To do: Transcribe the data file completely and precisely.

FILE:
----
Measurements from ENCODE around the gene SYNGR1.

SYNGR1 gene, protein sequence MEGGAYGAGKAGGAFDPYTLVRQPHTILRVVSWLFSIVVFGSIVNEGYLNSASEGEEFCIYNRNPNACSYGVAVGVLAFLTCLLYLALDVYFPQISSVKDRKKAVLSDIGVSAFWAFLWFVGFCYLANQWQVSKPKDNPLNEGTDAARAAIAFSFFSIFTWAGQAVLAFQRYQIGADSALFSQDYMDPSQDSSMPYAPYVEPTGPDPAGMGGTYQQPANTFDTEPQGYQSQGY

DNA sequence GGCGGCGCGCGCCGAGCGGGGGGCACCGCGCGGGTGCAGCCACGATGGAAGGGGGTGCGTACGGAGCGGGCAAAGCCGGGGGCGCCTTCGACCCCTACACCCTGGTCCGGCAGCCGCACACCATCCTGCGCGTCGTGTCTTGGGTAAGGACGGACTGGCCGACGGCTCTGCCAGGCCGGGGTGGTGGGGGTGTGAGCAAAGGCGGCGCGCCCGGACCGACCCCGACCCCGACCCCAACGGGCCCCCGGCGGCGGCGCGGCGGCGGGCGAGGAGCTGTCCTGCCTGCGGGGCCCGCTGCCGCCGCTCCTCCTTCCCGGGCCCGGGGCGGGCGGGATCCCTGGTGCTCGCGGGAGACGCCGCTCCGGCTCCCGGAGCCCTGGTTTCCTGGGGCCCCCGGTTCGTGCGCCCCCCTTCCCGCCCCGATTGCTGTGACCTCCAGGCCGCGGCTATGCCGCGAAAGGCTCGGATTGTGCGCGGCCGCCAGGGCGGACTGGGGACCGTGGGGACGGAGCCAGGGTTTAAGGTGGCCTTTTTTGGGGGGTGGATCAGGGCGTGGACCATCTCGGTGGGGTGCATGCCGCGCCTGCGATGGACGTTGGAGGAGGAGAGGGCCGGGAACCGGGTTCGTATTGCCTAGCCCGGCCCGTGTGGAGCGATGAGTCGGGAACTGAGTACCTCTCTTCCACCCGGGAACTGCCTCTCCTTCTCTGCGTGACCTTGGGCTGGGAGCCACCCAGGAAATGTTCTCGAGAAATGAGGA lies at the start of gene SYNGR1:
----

Measurements from ENCODE around the gene SYNGR1.

SYNGR1 gene, protein sequence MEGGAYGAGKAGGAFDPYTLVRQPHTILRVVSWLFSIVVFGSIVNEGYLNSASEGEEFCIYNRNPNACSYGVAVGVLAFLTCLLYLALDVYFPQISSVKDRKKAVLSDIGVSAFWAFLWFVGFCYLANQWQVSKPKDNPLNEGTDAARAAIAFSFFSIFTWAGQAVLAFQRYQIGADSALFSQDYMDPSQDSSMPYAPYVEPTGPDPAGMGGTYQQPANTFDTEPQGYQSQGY

DNA sequence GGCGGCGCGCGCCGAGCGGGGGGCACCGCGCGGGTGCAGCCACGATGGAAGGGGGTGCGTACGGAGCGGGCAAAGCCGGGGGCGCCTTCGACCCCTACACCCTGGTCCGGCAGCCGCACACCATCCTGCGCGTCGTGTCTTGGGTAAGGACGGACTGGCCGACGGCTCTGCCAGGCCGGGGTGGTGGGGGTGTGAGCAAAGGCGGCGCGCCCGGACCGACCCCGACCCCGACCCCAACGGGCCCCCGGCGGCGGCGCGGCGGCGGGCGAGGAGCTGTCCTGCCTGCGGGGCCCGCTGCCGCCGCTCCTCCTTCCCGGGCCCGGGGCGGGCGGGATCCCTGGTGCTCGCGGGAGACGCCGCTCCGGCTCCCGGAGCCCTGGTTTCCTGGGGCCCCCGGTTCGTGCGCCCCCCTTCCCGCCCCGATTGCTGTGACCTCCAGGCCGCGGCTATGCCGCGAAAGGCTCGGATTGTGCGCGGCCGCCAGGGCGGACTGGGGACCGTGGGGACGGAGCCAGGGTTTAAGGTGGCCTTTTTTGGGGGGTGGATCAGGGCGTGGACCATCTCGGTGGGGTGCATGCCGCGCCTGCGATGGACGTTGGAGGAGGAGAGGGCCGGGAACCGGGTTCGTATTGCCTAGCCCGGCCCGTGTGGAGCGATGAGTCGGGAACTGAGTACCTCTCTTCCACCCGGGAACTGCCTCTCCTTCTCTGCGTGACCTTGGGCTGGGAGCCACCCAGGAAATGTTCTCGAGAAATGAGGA lies at the start of gene SYNGR1: